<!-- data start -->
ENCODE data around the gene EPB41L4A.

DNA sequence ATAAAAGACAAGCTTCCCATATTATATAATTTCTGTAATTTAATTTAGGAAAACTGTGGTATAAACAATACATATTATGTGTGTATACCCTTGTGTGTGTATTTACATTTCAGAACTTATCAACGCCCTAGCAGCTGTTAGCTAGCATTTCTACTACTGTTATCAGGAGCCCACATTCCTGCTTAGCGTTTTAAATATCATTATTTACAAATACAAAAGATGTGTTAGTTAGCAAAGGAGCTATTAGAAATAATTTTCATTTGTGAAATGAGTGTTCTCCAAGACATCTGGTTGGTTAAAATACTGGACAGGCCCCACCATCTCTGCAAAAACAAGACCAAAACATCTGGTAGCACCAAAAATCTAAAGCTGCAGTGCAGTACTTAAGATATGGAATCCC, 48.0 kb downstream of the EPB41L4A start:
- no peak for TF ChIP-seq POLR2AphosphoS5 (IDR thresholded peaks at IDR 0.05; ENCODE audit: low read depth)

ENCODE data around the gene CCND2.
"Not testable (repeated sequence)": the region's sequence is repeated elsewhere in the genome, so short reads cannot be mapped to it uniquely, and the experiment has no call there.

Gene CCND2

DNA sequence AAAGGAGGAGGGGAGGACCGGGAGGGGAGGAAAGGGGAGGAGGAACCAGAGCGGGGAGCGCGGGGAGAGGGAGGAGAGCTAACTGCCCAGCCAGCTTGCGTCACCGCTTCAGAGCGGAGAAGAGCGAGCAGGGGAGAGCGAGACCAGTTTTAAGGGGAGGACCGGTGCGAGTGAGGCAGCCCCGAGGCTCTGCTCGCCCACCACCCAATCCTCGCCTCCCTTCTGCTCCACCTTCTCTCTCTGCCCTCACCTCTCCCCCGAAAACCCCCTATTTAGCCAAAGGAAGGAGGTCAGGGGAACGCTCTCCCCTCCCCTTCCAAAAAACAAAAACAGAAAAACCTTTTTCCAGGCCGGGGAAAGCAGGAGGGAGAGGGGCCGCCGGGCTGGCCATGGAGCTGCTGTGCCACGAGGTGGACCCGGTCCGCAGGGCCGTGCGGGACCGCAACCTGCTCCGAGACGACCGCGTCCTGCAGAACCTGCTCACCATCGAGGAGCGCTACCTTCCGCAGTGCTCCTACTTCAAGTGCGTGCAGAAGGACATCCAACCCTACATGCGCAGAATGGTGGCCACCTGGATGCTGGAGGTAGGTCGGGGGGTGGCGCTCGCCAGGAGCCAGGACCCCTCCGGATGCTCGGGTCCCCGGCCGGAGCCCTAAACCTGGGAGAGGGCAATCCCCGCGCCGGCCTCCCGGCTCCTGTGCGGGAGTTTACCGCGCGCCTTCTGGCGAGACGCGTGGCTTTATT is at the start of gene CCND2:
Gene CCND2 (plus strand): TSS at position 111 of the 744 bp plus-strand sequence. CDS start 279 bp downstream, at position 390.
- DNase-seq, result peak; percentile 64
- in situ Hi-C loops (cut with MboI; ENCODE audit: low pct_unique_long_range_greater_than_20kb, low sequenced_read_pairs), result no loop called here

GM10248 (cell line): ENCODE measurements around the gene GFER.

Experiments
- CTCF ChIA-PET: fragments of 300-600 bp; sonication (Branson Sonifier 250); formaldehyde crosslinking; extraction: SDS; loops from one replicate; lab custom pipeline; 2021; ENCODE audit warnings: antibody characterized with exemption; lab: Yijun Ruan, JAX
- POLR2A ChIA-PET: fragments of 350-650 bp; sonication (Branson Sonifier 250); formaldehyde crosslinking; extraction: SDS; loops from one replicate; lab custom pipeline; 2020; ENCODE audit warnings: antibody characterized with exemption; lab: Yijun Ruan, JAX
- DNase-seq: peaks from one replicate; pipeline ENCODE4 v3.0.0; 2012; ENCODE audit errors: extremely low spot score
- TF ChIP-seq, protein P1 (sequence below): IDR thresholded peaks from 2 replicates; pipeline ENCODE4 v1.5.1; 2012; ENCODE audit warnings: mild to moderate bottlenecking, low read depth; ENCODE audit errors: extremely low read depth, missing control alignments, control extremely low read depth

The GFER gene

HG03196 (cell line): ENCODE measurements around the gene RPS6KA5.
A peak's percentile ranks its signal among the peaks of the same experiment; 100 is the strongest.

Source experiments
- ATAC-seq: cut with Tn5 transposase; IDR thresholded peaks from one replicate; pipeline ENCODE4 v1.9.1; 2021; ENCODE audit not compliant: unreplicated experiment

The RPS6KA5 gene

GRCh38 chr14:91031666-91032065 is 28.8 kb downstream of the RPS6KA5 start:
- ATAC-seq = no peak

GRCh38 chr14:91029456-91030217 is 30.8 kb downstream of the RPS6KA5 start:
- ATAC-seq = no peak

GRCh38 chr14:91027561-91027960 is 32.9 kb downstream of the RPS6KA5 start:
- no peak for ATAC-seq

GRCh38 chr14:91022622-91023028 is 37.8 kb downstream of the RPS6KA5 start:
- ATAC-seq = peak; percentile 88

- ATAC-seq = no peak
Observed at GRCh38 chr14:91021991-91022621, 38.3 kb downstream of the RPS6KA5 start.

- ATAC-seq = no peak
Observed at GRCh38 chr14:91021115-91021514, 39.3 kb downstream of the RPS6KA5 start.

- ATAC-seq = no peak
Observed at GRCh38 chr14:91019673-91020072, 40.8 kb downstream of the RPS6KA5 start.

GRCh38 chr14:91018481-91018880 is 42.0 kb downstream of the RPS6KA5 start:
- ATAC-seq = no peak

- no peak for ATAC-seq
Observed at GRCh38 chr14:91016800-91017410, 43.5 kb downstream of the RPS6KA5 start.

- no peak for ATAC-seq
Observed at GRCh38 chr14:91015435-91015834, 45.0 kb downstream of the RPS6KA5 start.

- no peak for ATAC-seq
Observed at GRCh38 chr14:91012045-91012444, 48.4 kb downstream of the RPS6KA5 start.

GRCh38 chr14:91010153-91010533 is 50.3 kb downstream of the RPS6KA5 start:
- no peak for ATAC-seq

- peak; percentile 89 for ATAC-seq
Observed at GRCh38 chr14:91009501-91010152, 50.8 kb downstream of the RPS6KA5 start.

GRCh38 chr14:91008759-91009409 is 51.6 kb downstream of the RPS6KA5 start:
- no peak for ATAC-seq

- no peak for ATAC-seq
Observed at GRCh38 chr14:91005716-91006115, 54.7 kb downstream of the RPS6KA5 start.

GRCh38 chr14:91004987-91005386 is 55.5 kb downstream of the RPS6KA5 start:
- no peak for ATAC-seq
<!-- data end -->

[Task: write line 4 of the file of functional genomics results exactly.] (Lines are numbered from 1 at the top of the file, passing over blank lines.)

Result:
ENCODE data around the gene CCND2.